Medication Adherence in Schizophrenia: Development of a CBT-Based Intervention
This is a randomized pilot study of an intervention based on principles of Cognitive Behavioral Therapy (CBT). This intervention is the Health Dialogue Intervention (HDI) and will be compared to a traditional medical model of psychoeducation known as Team Solutions (TS) for first-episode schizophrenia patients. Outcomes include the acceptance of HDI and TS, compare adherence attitudes at the end of the treatment intervention, and to compare the time until the first episode of nonadherence.
Overview: Many people recovering from first-episode schizophrenia typically respond very well to their initial course of antipsychotic medications; however, studies indicate that nonadherence rates soar as high as 90% in the first year and do not improve over time. To date, there is no effective psychosocial intervention that improves adherence or reduces the adverse consequences of nonadherence after it occurs. Thus, it is imperative to develop a new intervention to improve medication adherence and improve clinical outcomes in patients recovering from first-episode schizophrenia.
This study is to pilot an intervention specifically suited for patients with first-episode schizophrenia based on the principles of Cognitive Behavioral Therapy (CBT). This is to focus on adherence from the perspective of the patient.
Methods: This study compares the effectiveness of a standard psychoeducation program [Team Solutions (TS)] to a CBT approach known as the Health Dialogue Intervention (HDI). Consenting patients will receive a 4 week stabilization assessment period and then be randomized to a prospective, random-assignment study comparing the effectiveness of TS to HDI to improve medication adherence of patients recovering from first-episode schizophrenia.
Allocation: Randomized, Control: Active Control, Endpoint Classification: Efficacy Study, Intervention Model: Parallel Assignment, Masking: Double Blind (Subject, Investigator, Outcomes Assessor)
Cognitive Behavioral Therapy
University of Illinois at Chicago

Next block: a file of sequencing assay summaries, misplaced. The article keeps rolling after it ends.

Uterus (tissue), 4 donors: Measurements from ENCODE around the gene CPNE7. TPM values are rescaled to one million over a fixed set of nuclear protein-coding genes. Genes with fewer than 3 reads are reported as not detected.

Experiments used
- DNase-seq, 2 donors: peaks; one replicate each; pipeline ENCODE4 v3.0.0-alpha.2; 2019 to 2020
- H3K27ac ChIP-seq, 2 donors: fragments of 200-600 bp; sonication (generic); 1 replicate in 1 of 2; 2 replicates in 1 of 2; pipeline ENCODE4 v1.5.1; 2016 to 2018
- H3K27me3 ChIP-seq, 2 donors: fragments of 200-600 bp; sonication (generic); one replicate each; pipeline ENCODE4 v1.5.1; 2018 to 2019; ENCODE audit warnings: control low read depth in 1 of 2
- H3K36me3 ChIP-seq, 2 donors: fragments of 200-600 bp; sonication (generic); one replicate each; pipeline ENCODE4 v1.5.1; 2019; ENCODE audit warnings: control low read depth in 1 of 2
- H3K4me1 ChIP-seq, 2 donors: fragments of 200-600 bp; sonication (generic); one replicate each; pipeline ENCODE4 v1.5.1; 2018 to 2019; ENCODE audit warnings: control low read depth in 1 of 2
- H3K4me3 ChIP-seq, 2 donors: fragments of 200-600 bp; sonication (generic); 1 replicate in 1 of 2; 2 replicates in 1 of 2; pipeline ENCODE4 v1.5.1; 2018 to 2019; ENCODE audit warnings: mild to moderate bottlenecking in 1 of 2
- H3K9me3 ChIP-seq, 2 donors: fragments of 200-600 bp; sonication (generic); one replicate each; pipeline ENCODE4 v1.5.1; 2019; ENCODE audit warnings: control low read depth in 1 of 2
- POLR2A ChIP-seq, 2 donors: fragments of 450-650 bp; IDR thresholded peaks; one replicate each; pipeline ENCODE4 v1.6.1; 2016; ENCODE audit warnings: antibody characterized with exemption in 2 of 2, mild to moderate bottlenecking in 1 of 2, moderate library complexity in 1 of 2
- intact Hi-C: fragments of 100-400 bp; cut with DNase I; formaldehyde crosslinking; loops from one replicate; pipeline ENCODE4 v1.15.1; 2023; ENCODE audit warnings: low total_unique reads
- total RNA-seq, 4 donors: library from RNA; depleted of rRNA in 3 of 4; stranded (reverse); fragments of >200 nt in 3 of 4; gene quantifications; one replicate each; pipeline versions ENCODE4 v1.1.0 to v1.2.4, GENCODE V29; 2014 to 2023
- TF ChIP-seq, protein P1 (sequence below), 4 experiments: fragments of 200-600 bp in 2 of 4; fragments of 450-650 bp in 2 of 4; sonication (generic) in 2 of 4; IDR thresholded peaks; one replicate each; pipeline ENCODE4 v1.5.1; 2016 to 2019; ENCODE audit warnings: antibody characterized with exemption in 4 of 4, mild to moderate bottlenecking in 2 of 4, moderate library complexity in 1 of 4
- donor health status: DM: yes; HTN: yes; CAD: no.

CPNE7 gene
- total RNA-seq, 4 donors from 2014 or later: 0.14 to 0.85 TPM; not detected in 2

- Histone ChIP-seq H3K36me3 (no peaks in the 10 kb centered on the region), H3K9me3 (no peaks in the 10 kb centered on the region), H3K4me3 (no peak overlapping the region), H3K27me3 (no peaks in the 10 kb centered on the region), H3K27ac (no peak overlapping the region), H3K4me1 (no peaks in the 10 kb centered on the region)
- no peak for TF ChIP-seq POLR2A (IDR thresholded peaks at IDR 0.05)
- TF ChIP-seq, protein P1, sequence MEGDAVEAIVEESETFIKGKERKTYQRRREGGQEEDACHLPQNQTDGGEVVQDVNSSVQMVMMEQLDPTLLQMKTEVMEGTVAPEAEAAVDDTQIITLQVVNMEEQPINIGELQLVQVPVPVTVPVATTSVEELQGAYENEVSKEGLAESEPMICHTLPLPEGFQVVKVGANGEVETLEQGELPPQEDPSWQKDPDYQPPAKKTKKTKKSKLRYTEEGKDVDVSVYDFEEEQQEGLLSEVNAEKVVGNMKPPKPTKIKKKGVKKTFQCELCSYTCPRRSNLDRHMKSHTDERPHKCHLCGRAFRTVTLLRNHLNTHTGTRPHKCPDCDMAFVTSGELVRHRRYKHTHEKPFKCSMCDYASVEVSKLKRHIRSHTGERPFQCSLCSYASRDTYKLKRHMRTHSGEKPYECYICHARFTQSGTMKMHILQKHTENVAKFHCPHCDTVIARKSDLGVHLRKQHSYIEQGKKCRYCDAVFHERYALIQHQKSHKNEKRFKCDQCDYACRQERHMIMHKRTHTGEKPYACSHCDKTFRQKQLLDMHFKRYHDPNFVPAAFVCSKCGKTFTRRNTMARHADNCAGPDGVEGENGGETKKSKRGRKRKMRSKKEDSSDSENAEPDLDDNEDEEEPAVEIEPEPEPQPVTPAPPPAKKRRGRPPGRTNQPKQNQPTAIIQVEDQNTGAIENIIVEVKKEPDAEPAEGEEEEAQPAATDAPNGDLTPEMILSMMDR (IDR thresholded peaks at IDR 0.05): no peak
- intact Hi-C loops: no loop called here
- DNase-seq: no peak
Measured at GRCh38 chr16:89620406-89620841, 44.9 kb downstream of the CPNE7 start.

National Institute of Mental Health (NIMH)
Results (where available)
- Source: http://clinicaltrials.gov/show/NCT00980252
- Information obtained from ClinicalTrials.gov on July 15, 2010
Medical and Biotech [MESH] Definitions
A direct form of psychotherapy based on the interpretation of situations (cognitive structure of experiences) that determine how an individual feels and behaves. It is based on the premise that cognition, the process of acquiring knowledge and forming beliefs, is a primary determinant of mood and behavior. The therapy uses behavioral and verbal techniques to identify and correct negative thinking that is at the root of the aberrant behavior.
A set of cognitive functions that controls complex, goal-directed thought and behavior. Executive function involves multiple domains, such as CONCEPT FORMATION, goal management, cognitive flexibility, INHIBITION control, and WORKING MEMORY. Impaired executive function is seen in a range of disorders, e.g., SCHIZOPHRENIA; and ADHD.
The use of art as an adjunctive therapy in the treatment of neurological, mental, or behavioral disorders.
Therapy whose primary emphasis is on the physical and social structuring of the environment to promote interpersonal relationships which will be influential in reducing behavioral disturbances of patients.
The use of music as an adjunctive therapy in the treatment of neurological, mental, or behavioral disorders.
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